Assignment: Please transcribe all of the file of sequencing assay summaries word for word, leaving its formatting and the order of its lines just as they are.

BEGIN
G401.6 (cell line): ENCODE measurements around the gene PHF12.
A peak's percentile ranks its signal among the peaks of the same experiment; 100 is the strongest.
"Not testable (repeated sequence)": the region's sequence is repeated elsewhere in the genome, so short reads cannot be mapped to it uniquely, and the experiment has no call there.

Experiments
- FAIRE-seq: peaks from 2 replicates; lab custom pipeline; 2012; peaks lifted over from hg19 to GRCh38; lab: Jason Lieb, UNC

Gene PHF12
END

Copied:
G401.6 (cell line): ENCODE measurements around the gene PHF12.
A peak's percentile ranks its signal among the peaks of the same experiment; 100 is the strongest.
"Not testable (repeated sequence)": the region's sequence is repeated elsewhere in the genome, so short reads cannot be mapped to it uniquely, and the experiment has no call there.

Experiments
- FAIRE-seq: peaks from 2 replicates; lab custom pipeline; 2012; peaks lifted over from hg19 to GRCh38; lab: Jason Lieb, UNC

Gene PHF12